Service to the public should be interpreted to include, but not be limited to:
- Oral communication;
- Correspondence;Electronic service delivery channels (e-mail, internet, voice-mail);
- Staffing interviews;
- Public forms and public documents;
- Information material;
- Judicial and Administrative Tribunals; and
- Public services provided by third parties.
This includes all regular and specialized government services to the public provided under government programs and legislation. It includes all government services as well as consultative, professional and technical assistance services. It also includes requests or appeals from individuals, groups or organizations for government to deal with unusual problems related to the delivery or need for government services.
The policy requires that all oral and written communication be provided in the official language of choice of the client. Employees directly providing these services should not normally require the use of interpretation services when providing service. If interpretation is required, it should be immediately available. Translation services will be available for forms, reports, correspondence and lengthy documents.
Third Party Service Providers
Third Party Service Providers refers to services provided through public-private partnership initiatives, or service contracts involving a third party service provider in the provision of government services.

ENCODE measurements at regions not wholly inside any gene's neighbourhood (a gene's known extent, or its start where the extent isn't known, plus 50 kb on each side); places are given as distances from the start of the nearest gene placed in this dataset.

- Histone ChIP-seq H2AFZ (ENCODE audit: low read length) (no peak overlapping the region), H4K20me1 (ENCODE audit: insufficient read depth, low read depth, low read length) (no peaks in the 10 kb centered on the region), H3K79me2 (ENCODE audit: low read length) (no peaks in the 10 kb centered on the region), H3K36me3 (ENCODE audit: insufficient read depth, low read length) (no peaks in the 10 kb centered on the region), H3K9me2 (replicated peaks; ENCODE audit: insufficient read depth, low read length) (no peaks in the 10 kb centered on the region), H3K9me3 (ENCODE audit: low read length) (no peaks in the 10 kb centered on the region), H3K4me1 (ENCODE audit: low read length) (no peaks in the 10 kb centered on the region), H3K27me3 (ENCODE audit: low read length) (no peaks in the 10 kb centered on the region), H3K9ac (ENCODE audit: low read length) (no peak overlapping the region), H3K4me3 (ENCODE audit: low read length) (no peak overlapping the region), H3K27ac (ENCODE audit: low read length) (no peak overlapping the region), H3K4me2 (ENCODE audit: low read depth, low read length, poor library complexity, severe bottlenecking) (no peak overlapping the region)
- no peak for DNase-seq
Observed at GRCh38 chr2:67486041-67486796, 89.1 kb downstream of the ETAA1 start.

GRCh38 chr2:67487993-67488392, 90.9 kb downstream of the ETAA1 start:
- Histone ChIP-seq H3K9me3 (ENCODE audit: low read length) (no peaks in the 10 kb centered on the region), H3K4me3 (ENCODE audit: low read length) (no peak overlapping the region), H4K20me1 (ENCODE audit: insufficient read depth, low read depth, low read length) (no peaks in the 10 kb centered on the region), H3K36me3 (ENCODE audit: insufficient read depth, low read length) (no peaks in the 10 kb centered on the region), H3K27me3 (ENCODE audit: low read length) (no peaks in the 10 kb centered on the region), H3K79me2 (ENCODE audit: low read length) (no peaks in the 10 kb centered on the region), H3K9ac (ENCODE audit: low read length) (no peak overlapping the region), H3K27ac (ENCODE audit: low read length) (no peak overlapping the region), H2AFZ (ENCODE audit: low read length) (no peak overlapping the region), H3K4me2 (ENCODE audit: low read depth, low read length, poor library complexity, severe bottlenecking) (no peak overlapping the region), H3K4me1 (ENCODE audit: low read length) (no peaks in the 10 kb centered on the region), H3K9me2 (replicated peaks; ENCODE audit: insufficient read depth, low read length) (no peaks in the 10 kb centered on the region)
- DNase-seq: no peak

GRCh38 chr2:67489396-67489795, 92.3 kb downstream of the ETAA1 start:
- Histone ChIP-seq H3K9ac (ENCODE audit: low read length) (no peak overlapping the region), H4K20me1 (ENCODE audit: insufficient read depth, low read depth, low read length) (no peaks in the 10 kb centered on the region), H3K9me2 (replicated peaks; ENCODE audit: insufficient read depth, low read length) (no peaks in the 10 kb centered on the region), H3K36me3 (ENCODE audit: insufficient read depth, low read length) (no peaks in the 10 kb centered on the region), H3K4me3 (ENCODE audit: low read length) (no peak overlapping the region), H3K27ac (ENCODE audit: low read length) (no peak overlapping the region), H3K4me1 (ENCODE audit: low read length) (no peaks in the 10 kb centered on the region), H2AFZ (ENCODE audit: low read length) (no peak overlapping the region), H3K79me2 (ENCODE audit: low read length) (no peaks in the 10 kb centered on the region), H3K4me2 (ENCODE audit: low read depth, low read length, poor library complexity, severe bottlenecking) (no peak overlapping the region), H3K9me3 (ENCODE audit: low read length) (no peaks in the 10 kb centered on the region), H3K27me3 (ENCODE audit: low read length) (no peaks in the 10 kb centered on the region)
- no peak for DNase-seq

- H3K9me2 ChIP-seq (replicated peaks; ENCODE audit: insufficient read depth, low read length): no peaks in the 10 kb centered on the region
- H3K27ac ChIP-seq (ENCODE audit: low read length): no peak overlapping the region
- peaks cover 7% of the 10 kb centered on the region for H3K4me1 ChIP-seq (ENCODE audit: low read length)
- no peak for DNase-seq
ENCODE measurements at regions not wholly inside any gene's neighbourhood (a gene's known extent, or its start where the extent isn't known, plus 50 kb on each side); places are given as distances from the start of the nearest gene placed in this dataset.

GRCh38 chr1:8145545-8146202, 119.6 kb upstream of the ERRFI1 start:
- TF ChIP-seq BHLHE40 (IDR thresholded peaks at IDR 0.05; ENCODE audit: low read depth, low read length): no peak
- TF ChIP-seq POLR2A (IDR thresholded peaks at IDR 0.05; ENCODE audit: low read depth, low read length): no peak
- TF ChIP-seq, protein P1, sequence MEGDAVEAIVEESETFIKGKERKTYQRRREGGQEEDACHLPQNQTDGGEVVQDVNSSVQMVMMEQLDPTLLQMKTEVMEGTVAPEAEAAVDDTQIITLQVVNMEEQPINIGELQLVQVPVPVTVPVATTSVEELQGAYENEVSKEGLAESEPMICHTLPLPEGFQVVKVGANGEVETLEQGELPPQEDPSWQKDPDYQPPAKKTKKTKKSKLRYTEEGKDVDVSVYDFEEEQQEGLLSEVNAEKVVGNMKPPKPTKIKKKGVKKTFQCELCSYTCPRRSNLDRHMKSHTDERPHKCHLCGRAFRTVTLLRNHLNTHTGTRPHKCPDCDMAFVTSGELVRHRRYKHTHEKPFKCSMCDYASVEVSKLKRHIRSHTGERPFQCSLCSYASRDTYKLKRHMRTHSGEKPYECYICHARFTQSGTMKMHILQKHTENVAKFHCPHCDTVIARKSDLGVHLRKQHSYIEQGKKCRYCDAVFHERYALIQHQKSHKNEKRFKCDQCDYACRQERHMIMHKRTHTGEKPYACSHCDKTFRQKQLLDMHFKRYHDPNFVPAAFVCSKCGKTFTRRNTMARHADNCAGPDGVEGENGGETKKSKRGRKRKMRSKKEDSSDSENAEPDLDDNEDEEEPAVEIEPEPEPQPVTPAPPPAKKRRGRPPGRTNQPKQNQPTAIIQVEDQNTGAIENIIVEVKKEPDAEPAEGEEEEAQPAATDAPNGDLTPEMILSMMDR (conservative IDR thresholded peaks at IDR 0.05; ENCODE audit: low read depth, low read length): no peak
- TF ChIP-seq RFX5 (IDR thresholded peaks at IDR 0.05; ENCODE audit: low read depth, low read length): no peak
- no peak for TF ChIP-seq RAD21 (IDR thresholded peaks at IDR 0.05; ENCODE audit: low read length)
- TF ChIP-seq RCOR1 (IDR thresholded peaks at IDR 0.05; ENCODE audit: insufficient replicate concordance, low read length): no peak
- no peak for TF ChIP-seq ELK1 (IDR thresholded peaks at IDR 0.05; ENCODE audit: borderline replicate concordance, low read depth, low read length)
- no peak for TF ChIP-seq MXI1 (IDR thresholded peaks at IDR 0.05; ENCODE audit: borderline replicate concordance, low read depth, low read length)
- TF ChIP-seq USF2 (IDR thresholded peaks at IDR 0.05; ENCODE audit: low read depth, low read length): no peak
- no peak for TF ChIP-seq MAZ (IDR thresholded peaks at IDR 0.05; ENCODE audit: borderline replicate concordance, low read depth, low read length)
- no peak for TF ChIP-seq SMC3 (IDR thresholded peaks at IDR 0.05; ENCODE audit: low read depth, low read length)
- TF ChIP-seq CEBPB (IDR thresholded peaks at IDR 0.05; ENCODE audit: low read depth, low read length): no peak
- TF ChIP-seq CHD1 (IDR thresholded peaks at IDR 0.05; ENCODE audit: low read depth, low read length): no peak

Where the initiative will result in government services being delivered to the public or to public service employees by a service provider external to government, the contract must include a compliance clause spelling out the parties’ responsibilities and obligations under the Language of Service Policy to deliver service in both official languages. This extends to the third party service provider the service requirements for government institutions as per the Official Languages Act. This does not mean that all individual third party service providers must have bilingual service capacity. It does mean that the responsible government institution must ensure that the service is available to clients in the official language they chose. The service can be provided by either one service provider that has the bilingual capacity or from a number of service providers who function in one official language or the other.
Services provided on behalf of a third party by a government department or agency